Friday, June 13, 2014

One Year

What if you had just one year left?

(No, this is not about the Stephen Levine book, which I own but haven't yet read.)

The other night, in considerable pain and very despondent about the pace of recovery from a broken ankle, I started poking around the internet, reading comments and blog posts by others who've been in a similar situation.  After awhile, I concluded: A year. It takes a full year to resume life as it was.  (I am walking a mile outdoors most days now, but it takes me 45 minutes,  requires an ankle brace and a walking stick, and it hurts.  I'm grateful to be outdoors and moving, and I know there's nothing for it but to do it, but I'm still easily discouraged.)

Last night I relayed this information to my friend Michelle, and noted the utter frustration of losing a year of active life at this point, when you can hope for only about 15 fifteen more really good ones before your body starts to disintegrate rather dramatically. One out of fifteen ~ that's a lot.

At the same time, it's occurred to me recently that I am living much of a life that was mostly a dream only a few years ago.  At some point toward the end of seminary, I wrote out something of a plan for the future.  Parts of it remain completely unrealized, but the call and ministry portion is in good order.  I do pastor a church, I do accompany people in spiritual direction and give retreats, and I do teach in a university about a semester a year. 

Add to the ankle and to the ministry life a discussion with my daughter the other night about what I think I would do it I were diagnosed with advanced cancer ~ a conversation generated by the plight of yet another acquaintance who is going the chemo and radiation route, as most people do, but about which I am extremely skeptical.

"The Grand Canyon," I said.  "I still haven't been to the Grand Canyon."

"Mom," she said, if that's at the top of your list, why aren't you going there?"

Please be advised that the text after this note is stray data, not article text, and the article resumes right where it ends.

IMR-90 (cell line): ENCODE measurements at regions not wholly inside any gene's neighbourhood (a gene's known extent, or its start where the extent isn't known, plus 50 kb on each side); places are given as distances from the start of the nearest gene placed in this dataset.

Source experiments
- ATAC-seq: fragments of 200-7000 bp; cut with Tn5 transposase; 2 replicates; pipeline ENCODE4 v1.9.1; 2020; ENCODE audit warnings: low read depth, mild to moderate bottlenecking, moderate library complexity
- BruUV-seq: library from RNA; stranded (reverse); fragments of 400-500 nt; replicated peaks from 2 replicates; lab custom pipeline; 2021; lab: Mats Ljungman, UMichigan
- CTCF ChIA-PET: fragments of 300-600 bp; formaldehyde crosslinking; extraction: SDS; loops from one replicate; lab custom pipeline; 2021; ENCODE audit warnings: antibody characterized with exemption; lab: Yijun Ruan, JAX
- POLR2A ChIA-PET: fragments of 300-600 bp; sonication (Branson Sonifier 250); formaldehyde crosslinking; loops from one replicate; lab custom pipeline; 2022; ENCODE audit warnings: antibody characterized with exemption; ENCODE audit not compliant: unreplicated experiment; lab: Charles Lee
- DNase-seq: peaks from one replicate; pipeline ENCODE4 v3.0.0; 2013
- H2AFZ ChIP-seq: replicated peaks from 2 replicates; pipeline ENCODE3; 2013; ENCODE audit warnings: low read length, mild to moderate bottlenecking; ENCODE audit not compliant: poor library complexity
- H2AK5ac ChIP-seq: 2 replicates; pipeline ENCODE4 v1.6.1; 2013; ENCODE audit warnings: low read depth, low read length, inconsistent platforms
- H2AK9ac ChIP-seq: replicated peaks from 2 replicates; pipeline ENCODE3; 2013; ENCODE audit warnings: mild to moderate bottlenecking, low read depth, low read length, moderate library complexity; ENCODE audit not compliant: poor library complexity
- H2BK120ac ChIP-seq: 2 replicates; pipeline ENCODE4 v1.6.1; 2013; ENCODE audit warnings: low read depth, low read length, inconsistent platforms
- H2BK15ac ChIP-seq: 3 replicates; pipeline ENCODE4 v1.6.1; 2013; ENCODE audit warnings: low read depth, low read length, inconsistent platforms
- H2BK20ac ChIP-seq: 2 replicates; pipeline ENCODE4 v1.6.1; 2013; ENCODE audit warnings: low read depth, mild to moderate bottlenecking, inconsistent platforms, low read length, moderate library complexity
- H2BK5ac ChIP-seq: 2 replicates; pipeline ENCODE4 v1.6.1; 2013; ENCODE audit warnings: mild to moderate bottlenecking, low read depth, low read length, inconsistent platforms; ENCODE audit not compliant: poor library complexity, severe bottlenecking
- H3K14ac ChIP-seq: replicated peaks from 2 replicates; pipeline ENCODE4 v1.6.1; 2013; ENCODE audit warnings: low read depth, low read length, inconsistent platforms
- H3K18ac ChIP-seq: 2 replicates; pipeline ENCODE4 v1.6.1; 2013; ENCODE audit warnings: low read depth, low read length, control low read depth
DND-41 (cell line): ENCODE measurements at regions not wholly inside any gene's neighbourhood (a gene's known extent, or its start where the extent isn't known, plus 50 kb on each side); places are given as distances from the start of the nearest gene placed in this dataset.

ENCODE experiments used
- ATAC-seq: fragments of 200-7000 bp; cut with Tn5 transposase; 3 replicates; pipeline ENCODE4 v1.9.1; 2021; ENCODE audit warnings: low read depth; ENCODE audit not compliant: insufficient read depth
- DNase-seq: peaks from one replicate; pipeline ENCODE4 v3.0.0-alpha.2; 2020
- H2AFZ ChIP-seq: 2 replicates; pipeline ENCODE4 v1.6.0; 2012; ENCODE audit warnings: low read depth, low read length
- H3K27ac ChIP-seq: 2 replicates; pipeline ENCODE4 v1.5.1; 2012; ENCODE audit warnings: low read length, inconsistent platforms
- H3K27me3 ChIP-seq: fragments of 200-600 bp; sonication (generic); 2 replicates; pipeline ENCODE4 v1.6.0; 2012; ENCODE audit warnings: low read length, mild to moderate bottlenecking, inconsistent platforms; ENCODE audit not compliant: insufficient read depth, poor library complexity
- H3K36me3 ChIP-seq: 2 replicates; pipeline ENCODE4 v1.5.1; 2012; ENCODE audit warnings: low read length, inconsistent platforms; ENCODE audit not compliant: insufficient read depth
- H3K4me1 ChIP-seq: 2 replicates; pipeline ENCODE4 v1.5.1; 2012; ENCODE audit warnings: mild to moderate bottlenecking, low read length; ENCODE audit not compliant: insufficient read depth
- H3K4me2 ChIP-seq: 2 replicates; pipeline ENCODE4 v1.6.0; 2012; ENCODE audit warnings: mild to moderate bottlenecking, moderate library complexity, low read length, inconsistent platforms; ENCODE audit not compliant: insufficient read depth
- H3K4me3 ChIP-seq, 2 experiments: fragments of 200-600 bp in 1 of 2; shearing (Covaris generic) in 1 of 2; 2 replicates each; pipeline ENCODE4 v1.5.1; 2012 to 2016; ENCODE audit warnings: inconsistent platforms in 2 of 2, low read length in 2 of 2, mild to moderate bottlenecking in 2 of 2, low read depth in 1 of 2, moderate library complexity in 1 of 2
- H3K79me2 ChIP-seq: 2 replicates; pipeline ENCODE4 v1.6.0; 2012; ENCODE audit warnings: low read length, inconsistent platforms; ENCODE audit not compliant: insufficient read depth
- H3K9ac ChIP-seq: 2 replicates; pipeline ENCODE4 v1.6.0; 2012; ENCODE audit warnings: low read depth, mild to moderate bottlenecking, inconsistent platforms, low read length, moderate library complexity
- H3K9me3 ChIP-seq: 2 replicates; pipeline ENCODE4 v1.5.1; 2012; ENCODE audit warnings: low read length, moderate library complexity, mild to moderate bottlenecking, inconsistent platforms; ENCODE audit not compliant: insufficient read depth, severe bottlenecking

"It's a good thing it wasn't in the plan for this year," I said.  "I could never have done the hiking I want to do there.  But you're right -- maybe it's time to get organized for next year."

And so I've been thinking.  I probably have more than a year left, but still: with what would I like to fill the next twelve months, and in what ways would I like to empty them?

With my family?

In my home?

In the church?

In the way of spiritual direction and retreat work?

In teaching?

In writing?

And . . . the Grand Canyon? 


  1. Must you wait until you can hoke where you think you want to in the Grand Canyon?

    Just go now and see it from the top. Hike later if you think you must and there is much to see that way, but God created such a spectacular place that you shouldn't wait any ;longer to just look.

    With one year left, I would do another trip to England and maybe see some favorite parts of Europe again too. I hope I would finish the book I am supposed to be doing and I would have long spiritual discussions with someone to help me get ready to leave. I would leave some memoirs for my grandchildren about my parents and my husband's and about their ancestors, going back to ninth century France, so they know where they came from.

    How I could fit in time for chemo and radiation in all this, I don't know.


  2. I hope you go. Soon. There are a lot of ways to see the Grand Canyon, and some of them include a donkey, I think. Even the view from the edge is breathtaking, without even going down inside. Carpe diem is my motto.